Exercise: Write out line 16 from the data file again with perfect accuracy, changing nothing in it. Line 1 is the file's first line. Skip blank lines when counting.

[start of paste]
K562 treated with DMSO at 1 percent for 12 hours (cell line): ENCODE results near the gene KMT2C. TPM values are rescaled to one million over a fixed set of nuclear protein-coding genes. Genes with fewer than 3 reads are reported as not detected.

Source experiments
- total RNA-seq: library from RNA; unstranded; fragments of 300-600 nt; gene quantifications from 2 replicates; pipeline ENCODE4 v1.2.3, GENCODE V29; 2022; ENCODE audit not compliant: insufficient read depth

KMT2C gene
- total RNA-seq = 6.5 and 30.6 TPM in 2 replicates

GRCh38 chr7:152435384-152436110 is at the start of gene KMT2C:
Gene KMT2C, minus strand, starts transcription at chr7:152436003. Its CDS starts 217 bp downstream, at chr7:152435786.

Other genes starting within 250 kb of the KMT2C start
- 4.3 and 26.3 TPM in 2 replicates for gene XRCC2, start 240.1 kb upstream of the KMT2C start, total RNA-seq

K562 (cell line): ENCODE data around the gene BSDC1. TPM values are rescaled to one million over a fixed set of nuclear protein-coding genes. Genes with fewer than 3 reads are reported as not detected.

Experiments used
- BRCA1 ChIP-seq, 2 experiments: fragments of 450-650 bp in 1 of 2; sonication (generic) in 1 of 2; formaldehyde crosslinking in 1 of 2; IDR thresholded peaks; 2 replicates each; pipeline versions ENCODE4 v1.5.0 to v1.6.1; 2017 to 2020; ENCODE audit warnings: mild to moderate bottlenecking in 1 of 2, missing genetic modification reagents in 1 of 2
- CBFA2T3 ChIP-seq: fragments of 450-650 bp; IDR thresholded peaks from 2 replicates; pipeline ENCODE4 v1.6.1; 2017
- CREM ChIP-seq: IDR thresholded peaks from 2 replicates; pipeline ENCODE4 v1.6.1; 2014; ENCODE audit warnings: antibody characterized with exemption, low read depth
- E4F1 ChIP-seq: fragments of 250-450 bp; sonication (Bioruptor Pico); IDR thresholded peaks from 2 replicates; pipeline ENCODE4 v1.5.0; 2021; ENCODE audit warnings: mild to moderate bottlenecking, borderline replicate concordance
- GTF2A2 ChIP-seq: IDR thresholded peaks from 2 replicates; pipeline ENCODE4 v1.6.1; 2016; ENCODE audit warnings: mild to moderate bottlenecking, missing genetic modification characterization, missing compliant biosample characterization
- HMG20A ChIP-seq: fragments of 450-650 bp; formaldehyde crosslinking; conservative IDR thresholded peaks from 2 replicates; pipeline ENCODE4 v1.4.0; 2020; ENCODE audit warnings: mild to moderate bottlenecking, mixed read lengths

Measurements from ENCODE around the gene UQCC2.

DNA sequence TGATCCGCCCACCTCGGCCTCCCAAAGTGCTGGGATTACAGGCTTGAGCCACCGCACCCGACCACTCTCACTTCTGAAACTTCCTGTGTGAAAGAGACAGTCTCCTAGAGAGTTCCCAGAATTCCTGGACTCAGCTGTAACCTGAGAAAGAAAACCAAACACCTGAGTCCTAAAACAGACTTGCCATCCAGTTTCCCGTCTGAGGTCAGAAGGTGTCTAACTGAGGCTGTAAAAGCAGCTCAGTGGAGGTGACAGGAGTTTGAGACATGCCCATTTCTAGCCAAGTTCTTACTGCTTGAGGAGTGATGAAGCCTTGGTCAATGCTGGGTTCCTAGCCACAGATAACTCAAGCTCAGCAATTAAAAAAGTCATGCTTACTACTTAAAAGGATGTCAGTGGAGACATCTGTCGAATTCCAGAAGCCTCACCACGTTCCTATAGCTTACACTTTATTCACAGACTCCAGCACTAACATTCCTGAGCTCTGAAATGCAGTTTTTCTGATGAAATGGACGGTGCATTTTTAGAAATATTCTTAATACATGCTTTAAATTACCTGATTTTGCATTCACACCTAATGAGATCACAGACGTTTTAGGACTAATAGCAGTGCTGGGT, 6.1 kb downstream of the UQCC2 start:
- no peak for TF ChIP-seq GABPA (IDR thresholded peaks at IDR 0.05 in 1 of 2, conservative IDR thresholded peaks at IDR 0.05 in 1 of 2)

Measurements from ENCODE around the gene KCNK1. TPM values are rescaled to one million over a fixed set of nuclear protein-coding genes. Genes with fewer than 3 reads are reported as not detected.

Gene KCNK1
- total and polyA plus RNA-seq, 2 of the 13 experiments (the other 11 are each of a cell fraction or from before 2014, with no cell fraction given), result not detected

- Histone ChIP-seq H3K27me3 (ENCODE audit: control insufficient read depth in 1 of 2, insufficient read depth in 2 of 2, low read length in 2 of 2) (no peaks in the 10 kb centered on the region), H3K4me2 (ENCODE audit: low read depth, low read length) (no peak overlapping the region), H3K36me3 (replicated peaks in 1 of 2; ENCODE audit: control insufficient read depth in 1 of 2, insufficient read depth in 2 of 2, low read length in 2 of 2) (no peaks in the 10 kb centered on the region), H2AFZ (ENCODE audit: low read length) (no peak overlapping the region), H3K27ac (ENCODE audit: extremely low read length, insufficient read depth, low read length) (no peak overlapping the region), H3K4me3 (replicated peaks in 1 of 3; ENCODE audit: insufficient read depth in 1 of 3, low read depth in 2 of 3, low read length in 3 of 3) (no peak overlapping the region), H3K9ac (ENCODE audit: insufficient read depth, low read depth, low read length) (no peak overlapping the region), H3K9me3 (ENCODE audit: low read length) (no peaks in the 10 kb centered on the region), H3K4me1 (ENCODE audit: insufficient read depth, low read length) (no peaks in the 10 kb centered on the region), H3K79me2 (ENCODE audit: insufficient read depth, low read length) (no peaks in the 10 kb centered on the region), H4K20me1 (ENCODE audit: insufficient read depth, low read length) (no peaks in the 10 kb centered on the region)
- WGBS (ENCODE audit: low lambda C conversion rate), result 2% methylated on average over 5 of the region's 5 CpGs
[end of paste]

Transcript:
- GTF2A2 ChIP-seq: IDR thresholded peaks from 2 replicates; pipeline ENCODE4 v1.6.1; 2016; ENCODE audit warnings: mild to moderate bottlenecking, missing genetic modification characterization, missing compliant biosample characterization